He was born in 1931 south of San Diego in National City, Calif. Until a few years ago, he was as well known for his teaching as he was for his art. Baldessari taught from 1970 to 1987 at the California Institute of the Arts. Many are the art stars -- David Salle, for example, Jenny Holzer and the Starn Twins, Barbara Kruger and Matt Mullican -- that he instructed at CalArts or more distantly inspired. Now he's an art star too.

But not one of the usual sort. For one thing, he is taller. Baldessari is 6 feet 6. For another, he is older. He turned 59 in June. His work is gentler too. He makes kind conceptual art.

Those terms are seldom linked. The best conceptual art of recent years is intellectually strict. That of Joseph Kosuth investigates phenomenology. It rarely makes you grin. That of Sol LeWitt (whom Baldessari calls "an exemplary artist") explores the hidden truths that lurk within the purities of rigorous geometries. Baldessari deals with griefs and joys and wonders. His affirmative-subversive, always-oscillating art twinkles in the gap between the abstract and the heartfelt. You might say that his subject is what it's like to be alive.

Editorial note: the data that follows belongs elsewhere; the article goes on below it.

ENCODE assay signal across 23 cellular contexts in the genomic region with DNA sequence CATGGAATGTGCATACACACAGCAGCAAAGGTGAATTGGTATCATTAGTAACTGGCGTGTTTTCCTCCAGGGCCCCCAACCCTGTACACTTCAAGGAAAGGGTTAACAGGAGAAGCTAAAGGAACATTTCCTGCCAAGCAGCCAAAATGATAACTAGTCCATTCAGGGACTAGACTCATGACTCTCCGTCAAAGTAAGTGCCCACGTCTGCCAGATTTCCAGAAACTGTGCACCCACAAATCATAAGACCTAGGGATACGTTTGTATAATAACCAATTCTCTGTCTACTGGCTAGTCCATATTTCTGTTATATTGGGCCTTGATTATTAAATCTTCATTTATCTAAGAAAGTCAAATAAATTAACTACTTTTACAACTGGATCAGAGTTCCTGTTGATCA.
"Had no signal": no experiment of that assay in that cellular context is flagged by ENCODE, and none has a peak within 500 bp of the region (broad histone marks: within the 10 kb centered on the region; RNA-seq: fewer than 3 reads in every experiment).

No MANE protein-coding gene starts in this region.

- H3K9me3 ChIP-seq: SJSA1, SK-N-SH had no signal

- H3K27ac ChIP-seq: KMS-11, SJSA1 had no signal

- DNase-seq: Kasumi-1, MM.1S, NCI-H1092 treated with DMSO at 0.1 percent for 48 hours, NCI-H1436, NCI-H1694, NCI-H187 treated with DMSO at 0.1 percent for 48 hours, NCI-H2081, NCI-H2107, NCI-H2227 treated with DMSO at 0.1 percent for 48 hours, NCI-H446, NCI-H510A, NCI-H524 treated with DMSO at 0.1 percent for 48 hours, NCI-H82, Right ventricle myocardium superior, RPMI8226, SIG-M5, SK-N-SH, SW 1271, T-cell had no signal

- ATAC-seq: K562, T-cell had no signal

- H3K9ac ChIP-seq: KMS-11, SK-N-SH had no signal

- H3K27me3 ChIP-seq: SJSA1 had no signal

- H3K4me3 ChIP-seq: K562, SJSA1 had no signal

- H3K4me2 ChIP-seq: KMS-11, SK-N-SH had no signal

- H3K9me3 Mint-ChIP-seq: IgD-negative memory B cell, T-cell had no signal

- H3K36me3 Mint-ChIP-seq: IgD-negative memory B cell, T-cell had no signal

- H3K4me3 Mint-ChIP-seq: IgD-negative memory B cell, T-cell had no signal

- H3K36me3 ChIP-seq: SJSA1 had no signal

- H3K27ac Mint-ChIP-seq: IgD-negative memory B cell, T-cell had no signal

His arena is the in-between. He's as interested in the glance as he is in the glancer. His eyes wander when you speak to him. He tends to look over your shoulder. He says, "When I started out, I tried to look between objects, not at objects. It wasn't good for driving, but it trained my eye." What are the hidden bonds that tie people into crowds, or, in contrast, dissolve crowds into individuals? "What's a whole and what's a part?" he asks. "What's broken, what's complete?" And how does one make manifest the resonance of rhyme? What, for instance, ties the cruel arc of an eagle's beak to the tender sweep of a mouse's whisker? His pictures often pun.